Gefilte Fish in White Wine-Herb Broth with Creamy Horseradish Herb Sauce

From Modern Jewish Cooking: Recipes and Customs for Today’s Kitchen by Leah Koenig (Chronicle) Yield:  20 fish balls
Prep Time:  1 hour Cook Time:  55 minutes

Gefilte Fish in White Wine-Herb Broth with Creamy Horseradish Herb Sauce

My take on gefilte fish strays from tradition, but with delicious results. I like to use mild-flavored whitefish fillets and lighten things up by swapping the typical fish broth used as a poaching liquid for a white wine- and herb-infused French broth called a court bouillon. I also infuse my gefilte fish with lemon zest, thyme, and oregano, giving it a lovely herbal flavor. Topped with grated horseradish or Creamy Horseradish Herb Sauce, it tastes just like tradition, but better.--Leah Koenig


For the Poaching Broth:

9 cups water

1 tablespoon kosher salt

⅔ cup dry white wine

1 large yellow onion, roughly chopped

½ small leek, white and light green parts, roughly chopped (see Notes from the Test Kitchen)

1 stalk celery, roughly chopped

1 medium carrot, peeled and roughly chopped

2 bay leaves

2 sprigs fresh thyme

2 large garlic cloves, gently smashed

½ cup packed fresh flat-leaf parsley, with stems and leaves

1 teaspoon black peppercorns, coarsely cracked

1 lemon, thinly sliced


For the Gefilte Fish:

1½ teaspoons dried thyme

1 teaspoon dried oregano

1 small yellow onion, roughly chopped

1 medium carrot, peeled and cut into chunks

2½ pounds skinned whitefish fillets, such as a mix of halibut and cod, rinsed, patted dry, and cut into 1-inch chunks

¼ cup matzo meal

3 eggs, lightly beaten

1 teaspoon lemon zest

1 tablespoon kosher salt

½ teaspoon freshly ground black pepper


For the Horseradish Herb Sauce:

¾ cup mayonnaise

½ cup prepared white horseradish

¼ cup finely chopped fresh dill

¼ cup snipped fresh chives

1 teaspoon fresh lemon juice

1 teaspoon freshly ground black pepper


  1. Make the poaching broth: Combine all the ingredients in a wide, deep pot set over high heat. Bring to a boil, then turn the heat to medium-low and simmer, partially covered, for 30 minutes. Strain the mixture through a fine-mesh sieve into a large bowl; then return the broth to the pot. Cover and set aside, off the heat. Discard the solids.
  2. Make the gefilte fish: Use a mortar and pestle to crush the thyme and oregano.
  3. Combine the onion and carrot in a food processor and process until the vegetables are finely chopped, scraping down the sides of the bowl as necessary. Transfer the vegetables to a large bowl. Working in two batches, add the fish to the food processor and process until it is finely chopped and begins to form a ball. Add the fish to the vegetables along with the matzo meal, eggs, lemon zest, thyme, oregano, salt, and pepper, and mix well to combine.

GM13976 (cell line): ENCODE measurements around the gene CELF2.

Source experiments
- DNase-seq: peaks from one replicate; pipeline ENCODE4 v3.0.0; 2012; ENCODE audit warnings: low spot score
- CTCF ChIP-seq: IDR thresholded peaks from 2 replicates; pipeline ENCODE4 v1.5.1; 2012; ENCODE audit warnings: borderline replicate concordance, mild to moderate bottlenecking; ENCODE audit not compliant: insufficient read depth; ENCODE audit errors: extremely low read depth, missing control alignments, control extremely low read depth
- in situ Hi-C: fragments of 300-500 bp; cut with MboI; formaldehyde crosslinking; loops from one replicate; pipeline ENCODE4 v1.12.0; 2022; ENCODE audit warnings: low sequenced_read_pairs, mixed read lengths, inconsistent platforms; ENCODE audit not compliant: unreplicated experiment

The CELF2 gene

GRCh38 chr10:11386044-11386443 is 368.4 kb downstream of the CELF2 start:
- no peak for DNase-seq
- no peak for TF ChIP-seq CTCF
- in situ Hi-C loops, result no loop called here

4. Return the poaching broth to a simmer over medium-low heat. Meanwhile, moisten your hands with water. Scoop out a scant ¼ cup of the mixture and form into an oval 3 inches long. Set aside on a plate and repeat with the remaining fish mixture.
  5. Use a slotted spoon to place the fish balls in the gently simmering broth. Cover and simmer until firm and cooked through, 18 to 20 minutes. (If you cut one in half, it should be opaque at the center.) Remove the gefilte fish from the pot with a slotted spoon and transfer to a serving plate.
  6. Meanwhile, make the Horseradish Herb Sauce: Stir together the mayonnaise, horseradish, dill, chives, lemon juice, and pepper in a medium bowl. Cover and refrigerate until ready to serve, or up to 2 days.
  7. Serve the gefilte fish warm or at room temperature, topped with horseradish herb sauce. (To make ahead, let cool and transfer to a large container. Pour over enough cooled poaching broth to submerge the gefilte fish. Cover the container and refrigerate for at least 2 hours, or up to overnight.)

Kitchen Tips

The creamy, piquant Horseradish Herb Sauce can also be served with chicken or grilled steak.

Notes from the Test Kitchen

  1. If you haven’t cooked with leeks before, you need to know a few things: they’re delicious, but they absorb an amazing amount of soil as they grow, so you’ll need to wash them extremely well. First, trim off the tough outer leaves. Then, place the leek on a work surface, hold it by the root end and, with a sharp knife, slice lengthwise, starting about an inch from the root and working your way down the leaves (keeping the root end intact for the moment). Roll the leek over about half a turn, and slice again, so that the once tightly wound leaves hang in big strands from the root end. Wash well under running water, making sure to get in between each strand. When you are satisfied that all the dirt is removed, you can cut off the root end, trim any remaining tough green leaves and soak, slice or chop as the recipe requires.

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